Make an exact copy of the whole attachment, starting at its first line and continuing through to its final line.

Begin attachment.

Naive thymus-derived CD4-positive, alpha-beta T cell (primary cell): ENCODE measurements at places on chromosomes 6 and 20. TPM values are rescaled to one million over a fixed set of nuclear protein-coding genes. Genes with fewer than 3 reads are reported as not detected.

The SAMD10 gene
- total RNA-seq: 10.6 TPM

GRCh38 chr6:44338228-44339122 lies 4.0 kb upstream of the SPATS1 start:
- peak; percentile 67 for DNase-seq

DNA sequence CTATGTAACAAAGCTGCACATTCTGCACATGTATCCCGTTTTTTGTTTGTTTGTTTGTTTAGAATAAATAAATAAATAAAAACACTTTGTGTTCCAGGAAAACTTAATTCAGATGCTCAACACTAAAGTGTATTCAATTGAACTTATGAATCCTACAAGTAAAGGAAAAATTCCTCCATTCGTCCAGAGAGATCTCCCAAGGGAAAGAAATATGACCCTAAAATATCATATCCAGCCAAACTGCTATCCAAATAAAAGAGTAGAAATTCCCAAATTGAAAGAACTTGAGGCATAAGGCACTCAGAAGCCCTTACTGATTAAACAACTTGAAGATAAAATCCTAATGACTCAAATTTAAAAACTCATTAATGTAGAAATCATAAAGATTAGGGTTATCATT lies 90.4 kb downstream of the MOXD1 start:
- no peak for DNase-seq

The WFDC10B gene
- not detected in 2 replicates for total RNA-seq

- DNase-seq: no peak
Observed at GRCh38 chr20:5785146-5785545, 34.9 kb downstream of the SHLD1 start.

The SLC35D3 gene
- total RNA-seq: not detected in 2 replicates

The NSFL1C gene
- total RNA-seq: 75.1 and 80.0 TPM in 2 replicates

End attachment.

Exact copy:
Naive thymus-derived CD4-positive, alpha-beta T cell (primary cell): ENCODE measurements at places on chromosomes 6 and 20. TPM values are rescaled to one million over a fixed set of nuclear protein-coding genes. Genes with fewer than 3 reads are reported as not detected.

The SAMD10 gene
- total RNA-seq: 10.6 TPM

GRCh38 chr6:44338228-44339122 lies 4.0 kb upstream of the SPATS1 start:
- peak; percentile 67 for DNase-seq

DNA sequence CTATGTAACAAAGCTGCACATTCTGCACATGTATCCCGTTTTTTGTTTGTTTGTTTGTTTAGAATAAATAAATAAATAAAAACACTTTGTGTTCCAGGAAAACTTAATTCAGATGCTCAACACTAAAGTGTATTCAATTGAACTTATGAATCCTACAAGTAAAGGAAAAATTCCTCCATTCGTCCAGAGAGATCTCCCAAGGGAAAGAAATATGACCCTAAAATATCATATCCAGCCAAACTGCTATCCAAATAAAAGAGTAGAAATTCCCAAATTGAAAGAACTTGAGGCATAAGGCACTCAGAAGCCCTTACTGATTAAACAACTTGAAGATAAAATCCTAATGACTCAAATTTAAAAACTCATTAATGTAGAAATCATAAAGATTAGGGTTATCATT lies 90.4 kb downstream of the MOXD1 start:
- no peak for DNase-seq

The WFDC10B gene
- not detected in 2 replicates for total RNA-seq

- DNase-seq: no peak
Observed at GRCh38 chr20:5785146-5785545, 34.9 kb downstream of the SHLD1 start.

The SLC35D3 gene
- total RNA-seq: not detected in 2 replicates

The NSFL1C gene
- total RNA-seq: 75.1 and 80.0 TPM in 2 replicates